By Stephanie Ciccarelli
March 15, 2011
When you're exceptionally talented or skilled in an area, people do tend to take notice and not necessarily because they are happy for you.
Were you one of those people growing up who seemed to gather more criticism or jealousy for your talent than encouragement and support?
Recently I spent some time among some people who fit this description and I've decided to share my experience with you.
Find out more in today's VOX Daily.
Last week I spoke at a conference for some young ladies who are about to enter high school. My topic was the business world and how I navigated my way through the various stages of life that brought me to where I am today.
These girls were eager to listen and take in my experiences along with a number of parting words that I hope will stay with them for a lifetime.
That being said, there was something different about this audience... this audience had been identified academically as "Gifted." The Gifted Girls Conference in London drew over 50 girls in seventh and eighth grade from across the Thames Valley District School Board and featured a number of speakers ranging on topics specific to their particular challenges and needs.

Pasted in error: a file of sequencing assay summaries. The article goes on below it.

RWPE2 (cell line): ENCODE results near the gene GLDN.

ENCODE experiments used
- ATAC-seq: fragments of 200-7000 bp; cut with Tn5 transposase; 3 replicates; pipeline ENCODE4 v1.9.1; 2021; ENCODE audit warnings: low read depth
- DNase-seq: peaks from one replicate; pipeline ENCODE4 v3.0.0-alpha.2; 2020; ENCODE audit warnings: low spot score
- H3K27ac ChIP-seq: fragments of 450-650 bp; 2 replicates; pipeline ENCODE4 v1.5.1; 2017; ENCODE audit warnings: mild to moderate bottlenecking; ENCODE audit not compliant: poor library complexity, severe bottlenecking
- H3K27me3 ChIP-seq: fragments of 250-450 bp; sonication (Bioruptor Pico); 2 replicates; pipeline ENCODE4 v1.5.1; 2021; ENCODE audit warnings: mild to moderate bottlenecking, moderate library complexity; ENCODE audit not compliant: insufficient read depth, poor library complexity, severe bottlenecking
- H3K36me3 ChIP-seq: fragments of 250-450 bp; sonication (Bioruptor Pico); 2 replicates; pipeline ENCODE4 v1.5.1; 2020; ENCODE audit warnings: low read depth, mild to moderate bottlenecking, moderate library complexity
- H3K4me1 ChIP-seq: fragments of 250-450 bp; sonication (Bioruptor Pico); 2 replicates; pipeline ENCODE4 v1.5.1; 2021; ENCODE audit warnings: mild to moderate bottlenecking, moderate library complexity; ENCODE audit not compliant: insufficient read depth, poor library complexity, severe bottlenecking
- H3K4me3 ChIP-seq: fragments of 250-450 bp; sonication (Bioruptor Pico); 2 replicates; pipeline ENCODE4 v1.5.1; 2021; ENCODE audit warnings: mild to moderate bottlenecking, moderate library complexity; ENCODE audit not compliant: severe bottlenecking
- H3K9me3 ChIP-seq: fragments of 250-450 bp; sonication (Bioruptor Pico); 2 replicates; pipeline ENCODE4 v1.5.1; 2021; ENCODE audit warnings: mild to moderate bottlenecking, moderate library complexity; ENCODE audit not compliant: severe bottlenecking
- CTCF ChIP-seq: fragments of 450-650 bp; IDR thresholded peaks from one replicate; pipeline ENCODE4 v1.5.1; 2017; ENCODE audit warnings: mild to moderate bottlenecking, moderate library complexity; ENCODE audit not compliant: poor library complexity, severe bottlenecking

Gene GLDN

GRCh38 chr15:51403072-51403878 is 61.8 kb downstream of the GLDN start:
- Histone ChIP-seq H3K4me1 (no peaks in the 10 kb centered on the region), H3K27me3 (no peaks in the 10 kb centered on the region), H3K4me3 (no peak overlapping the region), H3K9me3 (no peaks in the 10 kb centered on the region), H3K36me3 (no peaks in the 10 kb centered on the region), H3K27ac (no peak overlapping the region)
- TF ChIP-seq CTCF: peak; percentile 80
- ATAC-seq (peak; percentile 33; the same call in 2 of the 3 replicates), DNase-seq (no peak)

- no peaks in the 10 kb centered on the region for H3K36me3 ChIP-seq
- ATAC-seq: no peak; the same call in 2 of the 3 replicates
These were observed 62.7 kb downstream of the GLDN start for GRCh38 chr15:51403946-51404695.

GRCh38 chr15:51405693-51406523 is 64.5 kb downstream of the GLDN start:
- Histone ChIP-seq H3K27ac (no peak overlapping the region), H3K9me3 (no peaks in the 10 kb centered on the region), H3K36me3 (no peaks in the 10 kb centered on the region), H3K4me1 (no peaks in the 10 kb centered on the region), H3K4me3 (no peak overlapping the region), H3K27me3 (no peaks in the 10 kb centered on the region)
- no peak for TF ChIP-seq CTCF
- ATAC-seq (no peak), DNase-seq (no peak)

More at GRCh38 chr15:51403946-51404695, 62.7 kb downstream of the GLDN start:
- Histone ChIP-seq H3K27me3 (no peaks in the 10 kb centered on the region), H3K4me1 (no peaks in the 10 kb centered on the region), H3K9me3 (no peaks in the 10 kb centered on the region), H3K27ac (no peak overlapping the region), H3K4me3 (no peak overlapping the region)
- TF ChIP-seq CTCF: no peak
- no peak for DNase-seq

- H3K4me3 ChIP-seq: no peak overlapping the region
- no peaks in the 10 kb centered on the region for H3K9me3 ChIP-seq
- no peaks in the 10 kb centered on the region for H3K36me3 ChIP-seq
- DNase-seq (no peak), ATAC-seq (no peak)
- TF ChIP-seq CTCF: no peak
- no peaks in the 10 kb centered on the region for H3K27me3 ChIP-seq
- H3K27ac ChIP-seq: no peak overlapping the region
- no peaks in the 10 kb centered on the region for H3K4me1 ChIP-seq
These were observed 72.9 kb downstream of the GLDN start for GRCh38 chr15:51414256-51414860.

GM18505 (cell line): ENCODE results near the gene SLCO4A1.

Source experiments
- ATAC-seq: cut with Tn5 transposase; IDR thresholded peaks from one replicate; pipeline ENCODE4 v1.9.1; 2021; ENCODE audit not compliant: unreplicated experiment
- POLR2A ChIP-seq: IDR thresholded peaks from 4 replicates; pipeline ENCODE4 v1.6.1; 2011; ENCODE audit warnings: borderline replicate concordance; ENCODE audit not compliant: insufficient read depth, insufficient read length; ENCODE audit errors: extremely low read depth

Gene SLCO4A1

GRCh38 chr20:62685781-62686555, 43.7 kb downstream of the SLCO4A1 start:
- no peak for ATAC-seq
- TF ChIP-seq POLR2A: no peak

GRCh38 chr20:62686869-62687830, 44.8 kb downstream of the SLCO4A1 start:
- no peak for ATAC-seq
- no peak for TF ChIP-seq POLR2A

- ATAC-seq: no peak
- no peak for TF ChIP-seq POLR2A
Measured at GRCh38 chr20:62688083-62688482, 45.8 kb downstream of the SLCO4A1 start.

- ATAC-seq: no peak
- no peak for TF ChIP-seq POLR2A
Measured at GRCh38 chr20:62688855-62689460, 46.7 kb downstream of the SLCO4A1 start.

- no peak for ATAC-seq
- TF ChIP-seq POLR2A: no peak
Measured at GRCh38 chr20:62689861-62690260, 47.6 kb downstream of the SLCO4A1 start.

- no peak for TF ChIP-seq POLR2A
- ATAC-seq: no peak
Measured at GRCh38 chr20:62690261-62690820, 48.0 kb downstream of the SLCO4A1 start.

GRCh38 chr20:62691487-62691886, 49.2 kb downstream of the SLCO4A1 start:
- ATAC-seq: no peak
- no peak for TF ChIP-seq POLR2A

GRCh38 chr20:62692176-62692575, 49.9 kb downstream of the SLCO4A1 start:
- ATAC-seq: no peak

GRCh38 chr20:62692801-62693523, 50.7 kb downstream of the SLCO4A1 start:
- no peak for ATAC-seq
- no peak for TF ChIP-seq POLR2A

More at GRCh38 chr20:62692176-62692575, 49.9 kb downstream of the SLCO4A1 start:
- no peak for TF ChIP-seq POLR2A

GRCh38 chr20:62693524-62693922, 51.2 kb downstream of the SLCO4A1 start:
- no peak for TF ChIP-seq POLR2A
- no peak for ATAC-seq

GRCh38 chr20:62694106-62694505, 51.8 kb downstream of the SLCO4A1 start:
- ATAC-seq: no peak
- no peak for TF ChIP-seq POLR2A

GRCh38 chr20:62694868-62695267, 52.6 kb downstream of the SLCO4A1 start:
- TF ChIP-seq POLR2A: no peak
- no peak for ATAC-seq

While I wasn't singled out as "gifted" as a child, I could certainly identify with the girls when it came to having a special talent that caused me to stick out from the crowd... and not necessarily because those around me were pleased with how I was able to perform.
For me it was singing. Being too loud, having too much natural vibrato in my voice, my diction was too crisp and I didn't "blend" in.
For some of the girls present, it was being "too smart" which in some cases deters them from participating in class, not fully applying themselves in their gifted subjects and the stress of having to measure up to the high expectations of parents, teachers and others in all areas of their academic life whether they be areas of concentration or not.
What we must realize is that being "gifted" doesn't mean that you can be all things, know all things or succeed in all things. Gifts are particular and often can be used for the benefit of others in addition to the individual themselves.
I believe that there are different kinds of intelligence. Some people are emotionally intelligent whereas others are musically so. The traditional view of intelligence typically circles around being academically bright, however, I know that all people have special gifts to share with others and we should celebrate those gifts. Our communities are built upon the collective strengths of those who willingly contribute and share their gifts.
Sticking out in a crowd can be hard but if you are doing what you do best and also what you love, these growing pains can be part and parcel of the experience that only makes you stronger and more determined to excel and eventually to give back.
What unique gifts have you developed? I'm interested to hear your story.
StephanieRelated Topics: child, gifted, Gifted Girls Of London, High School, skills, talented
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